Desperate calls are being made to help one million kids in poverty who have no laptop or internet access at home.
Parents have been going without food to pay for internet use, fearing their child is falling behind, a school boss has revealed.
Charities, head teachers and councils are asking the Government to give more help.
Internet providers are being urged to waive fees and data caps for disadvantaged families.
Linda Heiden, boss of voluntary group Lambeth TechAid in South London, said the Government’s provision of laptops is “a joke”.
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She called the problems a “national scandal” and described the demand for laptops and wi-fi access as “overwhelming”.
Ms Heiden said: “I’m outraged the Government hasn’t done more. We’ve had a whole year, it’s been obvious this is coming. Their promises have amounted to nothing.
“We are letting this whole generation down. Parents and children are despairing. They are stuck at home without access.”
The Department for Education insists schools are “well prepared to deliver remote education”, with 560,000 laptops and tablets given to schools last year and a further 100,000 this week.
Greenwood Academies Trust, with 37 schools in the Midlands and the east of England, received laptops from the Government, but chief executive Wayne Norrie said they need more help as a third of their 18,000 pupils are without laptops.
He added: “Many parents don’t have broadband contracts. They are on zero-hours contracts and don’t have good enough credit.
“A lot of our children are in small houses with multiple children and there isn’t the space to work.
“Our families are getting poorer and the stress and the pressure our families are under is increasing. Some of our parents have gone without food to help their children.
“One of the parents had to decide if she was going to eat or get some data to help her children.
“We stepped in once we realised what was happening.”
Imran Hussain, director of policy and campaigns at Action For Children, said the third national lockdown “risks causing irreparable damage to the life chances” of hundreds of thousands of children.
He added: “The added costs of home learning, including laptops and internet access, were one of the main reasons families needed crisis grants from us last year.”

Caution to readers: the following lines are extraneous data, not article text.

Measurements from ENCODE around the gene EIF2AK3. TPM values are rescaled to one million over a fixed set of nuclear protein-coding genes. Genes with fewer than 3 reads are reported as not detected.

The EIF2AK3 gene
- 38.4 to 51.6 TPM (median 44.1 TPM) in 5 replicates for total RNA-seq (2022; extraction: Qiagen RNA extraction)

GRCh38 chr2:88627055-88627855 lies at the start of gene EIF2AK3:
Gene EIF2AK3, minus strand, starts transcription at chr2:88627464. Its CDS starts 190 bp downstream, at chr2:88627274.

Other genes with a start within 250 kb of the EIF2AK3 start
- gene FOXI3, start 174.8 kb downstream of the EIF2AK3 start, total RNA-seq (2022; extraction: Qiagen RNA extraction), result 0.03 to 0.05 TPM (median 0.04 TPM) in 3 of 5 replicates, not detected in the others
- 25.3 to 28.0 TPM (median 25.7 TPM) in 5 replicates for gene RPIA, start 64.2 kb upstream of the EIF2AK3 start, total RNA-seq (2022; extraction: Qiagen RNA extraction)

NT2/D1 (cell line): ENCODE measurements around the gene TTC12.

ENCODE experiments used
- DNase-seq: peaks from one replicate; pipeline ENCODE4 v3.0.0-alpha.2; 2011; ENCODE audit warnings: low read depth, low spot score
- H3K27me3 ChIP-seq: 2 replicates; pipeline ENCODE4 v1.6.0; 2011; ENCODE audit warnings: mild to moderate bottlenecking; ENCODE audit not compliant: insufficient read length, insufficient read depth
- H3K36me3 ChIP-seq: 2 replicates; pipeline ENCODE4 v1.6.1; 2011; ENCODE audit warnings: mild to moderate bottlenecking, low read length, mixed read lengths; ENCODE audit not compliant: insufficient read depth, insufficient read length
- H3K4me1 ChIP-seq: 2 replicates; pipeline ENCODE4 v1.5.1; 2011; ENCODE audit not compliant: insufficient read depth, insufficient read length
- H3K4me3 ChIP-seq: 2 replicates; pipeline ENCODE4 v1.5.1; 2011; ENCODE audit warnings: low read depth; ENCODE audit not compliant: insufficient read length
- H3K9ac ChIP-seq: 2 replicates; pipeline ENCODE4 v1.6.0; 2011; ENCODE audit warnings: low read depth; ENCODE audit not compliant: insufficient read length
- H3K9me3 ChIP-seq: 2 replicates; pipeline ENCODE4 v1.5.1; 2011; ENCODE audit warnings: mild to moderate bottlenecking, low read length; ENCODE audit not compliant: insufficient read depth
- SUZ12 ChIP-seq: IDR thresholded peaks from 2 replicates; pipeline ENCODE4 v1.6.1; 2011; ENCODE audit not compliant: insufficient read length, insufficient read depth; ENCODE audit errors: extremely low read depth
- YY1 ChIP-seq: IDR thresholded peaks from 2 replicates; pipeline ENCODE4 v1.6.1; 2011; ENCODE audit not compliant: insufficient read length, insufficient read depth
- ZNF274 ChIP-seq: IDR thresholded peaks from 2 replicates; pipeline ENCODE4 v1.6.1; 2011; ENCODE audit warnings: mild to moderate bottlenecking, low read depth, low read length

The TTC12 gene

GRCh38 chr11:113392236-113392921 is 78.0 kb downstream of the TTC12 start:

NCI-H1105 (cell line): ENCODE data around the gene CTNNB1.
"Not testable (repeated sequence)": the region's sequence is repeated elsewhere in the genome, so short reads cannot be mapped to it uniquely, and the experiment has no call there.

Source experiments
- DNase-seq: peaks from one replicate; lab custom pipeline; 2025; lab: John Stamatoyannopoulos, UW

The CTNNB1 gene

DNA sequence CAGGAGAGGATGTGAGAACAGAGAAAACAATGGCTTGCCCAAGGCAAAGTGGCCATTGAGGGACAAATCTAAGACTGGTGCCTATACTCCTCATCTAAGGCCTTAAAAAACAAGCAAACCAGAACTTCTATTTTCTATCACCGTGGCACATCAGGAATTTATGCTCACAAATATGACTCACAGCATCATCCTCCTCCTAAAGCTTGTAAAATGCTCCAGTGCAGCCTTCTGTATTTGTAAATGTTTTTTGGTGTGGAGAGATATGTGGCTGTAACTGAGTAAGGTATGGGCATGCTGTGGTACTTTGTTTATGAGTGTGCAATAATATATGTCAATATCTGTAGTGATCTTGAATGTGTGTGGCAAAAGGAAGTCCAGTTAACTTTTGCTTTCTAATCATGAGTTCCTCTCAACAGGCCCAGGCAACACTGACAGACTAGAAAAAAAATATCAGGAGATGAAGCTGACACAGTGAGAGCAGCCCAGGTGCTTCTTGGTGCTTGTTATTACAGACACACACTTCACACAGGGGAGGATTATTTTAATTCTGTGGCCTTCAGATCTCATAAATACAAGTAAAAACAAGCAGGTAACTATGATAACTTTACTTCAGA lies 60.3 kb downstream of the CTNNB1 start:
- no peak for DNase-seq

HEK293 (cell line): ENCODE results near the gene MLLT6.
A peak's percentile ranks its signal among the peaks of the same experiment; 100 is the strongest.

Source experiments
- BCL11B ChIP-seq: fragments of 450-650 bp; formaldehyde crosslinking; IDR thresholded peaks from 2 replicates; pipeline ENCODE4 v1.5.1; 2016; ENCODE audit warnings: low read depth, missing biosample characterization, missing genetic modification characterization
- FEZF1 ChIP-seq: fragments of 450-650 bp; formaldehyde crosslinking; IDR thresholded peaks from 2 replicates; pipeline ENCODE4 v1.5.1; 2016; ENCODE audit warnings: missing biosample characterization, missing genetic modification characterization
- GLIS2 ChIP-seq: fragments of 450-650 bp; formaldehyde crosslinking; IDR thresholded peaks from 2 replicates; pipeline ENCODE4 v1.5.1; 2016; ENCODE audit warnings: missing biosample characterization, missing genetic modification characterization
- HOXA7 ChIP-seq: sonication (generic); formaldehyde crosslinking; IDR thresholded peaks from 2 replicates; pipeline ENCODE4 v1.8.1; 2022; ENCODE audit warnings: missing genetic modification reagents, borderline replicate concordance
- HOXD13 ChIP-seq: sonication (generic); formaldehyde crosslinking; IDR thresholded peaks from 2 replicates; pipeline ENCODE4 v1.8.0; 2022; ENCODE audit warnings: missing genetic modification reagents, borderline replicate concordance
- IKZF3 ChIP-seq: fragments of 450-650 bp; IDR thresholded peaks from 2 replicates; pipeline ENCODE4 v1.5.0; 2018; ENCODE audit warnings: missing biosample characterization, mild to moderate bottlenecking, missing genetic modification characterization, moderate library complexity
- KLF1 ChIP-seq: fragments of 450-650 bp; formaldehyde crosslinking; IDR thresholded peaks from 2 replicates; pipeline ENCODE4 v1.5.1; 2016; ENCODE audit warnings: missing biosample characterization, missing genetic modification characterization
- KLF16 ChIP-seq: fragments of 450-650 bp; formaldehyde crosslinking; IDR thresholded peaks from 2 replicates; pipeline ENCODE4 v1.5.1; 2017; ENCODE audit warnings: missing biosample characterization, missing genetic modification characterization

Ofcom figures suggest between 1.14 million and 1.78 million children in the UK (9%) do not have home access to a laptop, desktop or tablet.
On Tuesday there was growing pressure on tech firms to provide more free data for disadvantaged kids.
“Everybody needs to try and make this work, and that includes the companies that can take away the charging for data.”
He later praised mobile network Three after it announced it will give free unlimited data to disadvantaged kids in England. BT works with the DfE on a scheme that provides poor children with extra mobile data each month.
Mary Bousted, general secretary of the National Education Union, said the PM should push network operators to make data more affordable.
The BBC has announced it will provide the “biggest education offer in its history”.
From Monday, CBBC will provide three hours of primary school programming, while BBC2 will support GCSE pupils through at least two hours of programming each weekday.
Pupils in England will not be asked to sit GCSE and A-levels this summer, the DfE has announced.
Children are now waiting to hear how they will be assessed. The Government wants to avoid a repeat of last year’s exams fiasco which shattered the hopes of thousands of kids.
Education Secretary Gavin Williamson is today due to set out proposals being considered by exams regulator Ofqual. He is also expected to reveal measures to support pupils.
He tweeted last night: “We’re delivering 1m laptops + tablets to those who need them the most.”
Hapless Mr Williamson said last month he could “absolutely” guarantee that exams would go ahead.